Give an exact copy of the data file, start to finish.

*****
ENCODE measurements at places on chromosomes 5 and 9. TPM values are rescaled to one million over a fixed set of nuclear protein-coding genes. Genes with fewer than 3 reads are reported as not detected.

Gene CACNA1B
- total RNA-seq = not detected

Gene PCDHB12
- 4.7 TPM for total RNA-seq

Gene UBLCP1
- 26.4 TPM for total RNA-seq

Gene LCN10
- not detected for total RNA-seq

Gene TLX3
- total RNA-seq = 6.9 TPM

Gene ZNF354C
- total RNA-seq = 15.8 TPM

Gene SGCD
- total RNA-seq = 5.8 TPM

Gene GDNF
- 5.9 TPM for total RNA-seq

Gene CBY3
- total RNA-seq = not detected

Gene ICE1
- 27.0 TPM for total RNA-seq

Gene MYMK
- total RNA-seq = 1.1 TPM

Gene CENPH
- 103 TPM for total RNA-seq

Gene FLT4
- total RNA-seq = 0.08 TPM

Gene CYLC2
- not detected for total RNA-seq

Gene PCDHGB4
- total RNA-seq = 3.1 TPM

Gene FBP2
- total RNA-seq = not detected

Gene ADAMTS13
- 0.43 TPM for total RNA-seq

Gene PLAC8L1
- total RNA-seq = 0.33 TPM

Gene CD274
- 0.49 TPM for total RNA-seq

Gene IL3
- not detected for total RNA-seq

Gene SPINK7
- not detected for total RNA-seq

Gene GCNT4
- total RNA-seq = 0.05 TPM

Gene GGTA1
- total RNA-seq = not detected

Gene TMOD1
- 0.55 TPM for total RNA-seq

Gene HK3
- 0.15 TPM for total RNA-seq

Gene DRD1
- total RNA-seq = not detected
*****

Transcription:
ENCODE measurements at places on chromosomes 5 and 9. TPM values are rescaled to one million over a fixed set of nuclear protein-coding genes. Genes with fewer than 3 reads are reported as not detected.

Gene CACNA1B
- total RNA-seq = not detected

Gene PCDHB12
- 4.7 TPM for total RNA-seq

Gene UBLCP1
- 26.4 TPM for total RNA-seq

Gene LCN10
- not detected for total RNA-seq

Gene TLX3
- total RNA-seq = 6.9 TPM

Gene ZNF354C
- total RNA-seq = 15.8 TPM

Gene SGCD
- total RNA-seq = 5.8 TPM

Gene GDNF
- 5.9 TPM for total RNA-seq

Gene CBY3
- total RNA-seq = not detected

Gene ICE1
- 27.0 TPM for total RNA-seq

Gene MYMK
- total RNA-seq = 1.1 TPM

Gene CENPH
- 103 TPM for total RNA-seq

Gene FLT4
- total RNA-seq = 0.08 TPM

Gene CYLC2
- not detected for total RNA-seq

Gene PCDHGB4
- total RNA-seq = 3.1 TPM

Gene FBP2
- total RNA-seq = not detected

Gene ADAMTS13
- 0.43 TPM for total RNA-seq

Gene PLAC8L1
- total RNA-seq = 0.33 TPM

Gene CD274
- 0.49 TPM for total RNA-seq

Gene IL3
- not detected for total RNA-seq

Gene SPINK7
- not detected for total RNA-seq

Gene GCNT4
- total RNA-seq = 0.05 TPM

Gene GGTA1
- total RNA-seq = not detected

Gene TMOD1
- 0.55 TPM for total RNA-seq

Gene HK3
- 0.15 TPM for total RNA-seq

Gene DRD1
- total RNA-seq = not detected